|Above, Josh Tycko with children in Bangalore, India, considered the nation’s start-up capital.|
Convincing children to chew gum is easy. Distributing gum that prevents tooth decay to children in urban slums is a bit trickier.
Still, given the success they enjoyed during their pilot year in India, the creators of Sweet Bites stand a good chance of making widespread gum distribution a reality.
According to 22-year-olds Josh Tycko of Demarest and Eric Kauderer-Abrams of Englewood, who joined with several friends at the University of Pennsylvania this year to found the group, tooth decay has been a terrible burden on the lives of millions of slum dwellers.
Sweet Bites wants to popularize the use of 100 percent xylitol-sweetened gum to reverse the trend. The students point out that clinical trials in both the United States and India have proved the gum’s efficacy in re-mineralizing enamel and reducing tooth decay.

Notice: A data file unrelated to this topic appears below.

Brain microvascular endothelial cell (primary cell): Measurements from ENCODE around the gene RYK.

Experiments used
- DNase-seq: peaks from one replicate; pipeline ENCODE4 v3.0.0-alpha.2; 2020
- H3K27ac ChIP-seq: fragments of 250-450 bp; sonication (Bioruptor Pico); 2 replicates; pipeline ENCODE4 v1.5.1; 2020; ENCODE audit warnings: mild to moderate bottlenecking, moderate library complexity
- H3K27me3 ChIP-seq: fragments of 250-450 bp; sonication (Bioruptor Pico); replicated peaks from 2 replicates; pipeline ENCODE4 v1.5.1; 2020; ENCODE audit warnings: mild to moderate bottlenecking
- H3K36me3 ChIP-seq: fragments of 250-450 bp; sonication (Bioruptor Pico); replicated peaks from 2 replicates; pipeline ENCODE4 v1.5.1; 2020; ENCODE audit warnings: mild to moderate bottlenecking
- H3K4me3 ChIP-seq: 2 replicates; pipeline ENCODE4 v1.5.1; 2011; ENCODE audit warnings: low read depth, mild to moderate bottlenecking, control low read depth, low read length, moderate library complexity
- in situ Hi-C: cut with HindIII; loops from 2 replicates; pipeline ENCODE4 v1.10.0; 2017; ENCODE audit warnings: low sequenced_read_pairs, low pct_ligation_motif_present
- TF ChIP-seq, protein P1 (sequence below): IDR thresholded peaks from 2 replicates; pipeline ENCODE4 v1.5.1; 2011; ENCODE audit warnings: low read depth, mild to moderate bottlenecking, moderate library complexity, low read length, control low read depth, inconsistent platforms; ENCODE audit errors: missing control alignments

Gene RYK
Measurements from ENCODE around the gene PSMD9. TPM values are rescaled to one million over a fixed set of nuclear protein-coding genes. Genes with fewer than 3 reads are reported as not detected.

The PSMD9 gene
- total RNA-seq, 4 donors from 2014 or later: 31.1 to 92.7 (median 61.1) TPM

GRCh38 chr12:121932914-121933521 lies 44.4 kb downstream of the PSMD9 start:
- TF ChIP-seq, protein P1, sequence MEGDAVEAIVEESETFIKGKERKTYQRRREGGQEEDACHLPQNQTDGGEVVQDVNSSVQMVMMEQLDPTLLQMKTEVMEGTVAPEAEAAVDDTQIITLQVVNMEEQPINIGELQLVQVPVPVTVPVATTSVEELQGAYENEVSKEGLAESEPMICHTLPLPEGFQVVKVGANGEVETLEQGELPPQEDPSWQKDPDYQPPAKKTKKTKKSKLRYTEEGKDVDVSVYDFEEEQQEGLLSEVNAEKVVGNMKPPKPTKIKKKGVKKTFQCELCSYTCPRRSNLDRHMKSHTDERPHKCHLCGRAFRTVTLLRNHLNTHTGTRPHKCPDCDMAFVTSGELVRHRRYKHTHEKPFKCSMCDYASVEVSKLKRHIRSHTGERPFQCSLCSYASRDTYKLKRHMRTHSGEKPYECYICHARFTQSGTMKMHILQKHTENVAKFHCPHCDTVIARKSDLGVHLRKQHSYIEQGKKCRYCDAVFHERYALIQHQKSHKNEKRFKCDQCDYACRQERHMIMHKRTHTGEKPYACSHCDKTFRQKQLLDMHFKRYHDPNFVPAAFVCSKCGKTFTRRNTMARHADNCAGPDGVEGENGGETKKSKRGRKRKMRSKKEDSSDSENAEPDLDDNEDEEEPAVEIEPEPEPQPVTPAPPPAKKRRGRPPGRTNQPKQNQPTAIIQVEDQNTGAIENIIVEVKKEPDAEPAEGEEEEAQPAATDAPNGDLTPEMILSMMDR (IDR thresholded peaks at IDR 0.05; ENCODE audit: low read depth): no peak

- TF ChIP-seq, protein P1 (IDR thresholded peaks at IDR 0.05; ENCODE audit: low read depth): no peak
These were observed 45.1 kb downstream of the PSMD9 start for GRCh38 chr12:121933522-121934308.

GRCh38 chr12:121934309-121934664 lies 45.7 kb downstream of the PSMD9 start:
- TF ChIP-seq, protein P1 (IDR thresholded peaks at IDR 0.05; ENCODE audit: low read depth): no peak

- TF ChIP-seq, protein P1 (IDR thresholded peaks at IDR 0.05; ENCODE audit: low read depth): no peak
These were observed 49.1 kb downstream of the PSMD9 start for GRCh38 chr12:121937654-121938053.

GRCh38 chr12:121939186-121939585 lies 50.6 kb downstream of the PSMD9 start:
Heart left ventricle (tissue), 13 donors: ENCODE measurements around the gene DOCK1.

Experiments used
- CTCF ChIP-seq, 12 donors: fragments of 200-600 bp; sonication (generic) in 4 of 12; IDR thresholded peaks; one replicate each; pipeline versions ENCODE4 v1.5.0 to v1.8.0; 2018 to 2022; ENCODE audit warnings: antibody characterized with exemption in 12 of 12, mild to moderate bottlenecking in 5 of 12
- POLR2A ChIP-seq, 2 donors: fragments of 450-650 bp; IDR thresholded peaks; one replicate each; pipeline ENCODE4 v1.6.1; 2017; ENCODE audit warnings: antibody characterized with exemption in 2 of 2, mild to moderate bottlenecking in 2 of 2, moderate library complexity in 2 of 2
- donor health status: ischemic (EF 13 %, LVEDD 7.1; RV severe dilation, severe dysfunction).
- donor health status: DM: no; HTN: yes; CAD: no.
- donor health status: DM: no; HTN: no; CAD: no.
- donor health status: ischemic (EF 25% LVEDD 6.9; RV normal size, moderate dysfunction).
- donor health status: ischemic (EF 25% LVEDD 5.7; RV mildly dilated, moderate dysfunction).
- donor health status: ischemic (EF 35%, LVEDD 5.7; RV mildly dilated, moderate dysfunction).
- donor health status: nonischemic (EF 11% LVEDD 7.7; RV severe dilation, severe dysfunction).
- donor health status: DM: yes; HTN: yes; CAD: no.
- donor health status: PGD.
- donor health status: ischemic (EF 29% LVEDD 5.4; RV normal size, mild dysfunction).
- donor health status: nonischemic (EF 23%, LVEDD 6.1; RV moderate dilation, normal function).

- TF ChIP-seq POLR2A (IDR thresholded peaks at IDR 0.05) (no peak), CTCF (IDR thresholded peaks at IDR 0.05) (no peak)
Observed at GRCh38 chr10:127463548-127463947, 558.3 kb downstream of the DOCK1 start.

The Sweet Bites project has been nominated for a Hult Prize, which aims to identify and launch compelling social business ideas. Partnered with the Clinton Global Initiative, it challenges teams to create a business plan to solve grave global problems. Winners receive $1 million in seed capital, as well as mentorship and advice from the international business community. Sweet Bites won a regional competition in Boston this spring. Its creators are looking forward to the next, and final, decision in September.
Mr. Tycko, a math and biology major, said that the idea for Sweet Bites took shape in December, but the college friends had been “brainstorming wacky ideas” for quite some time before that.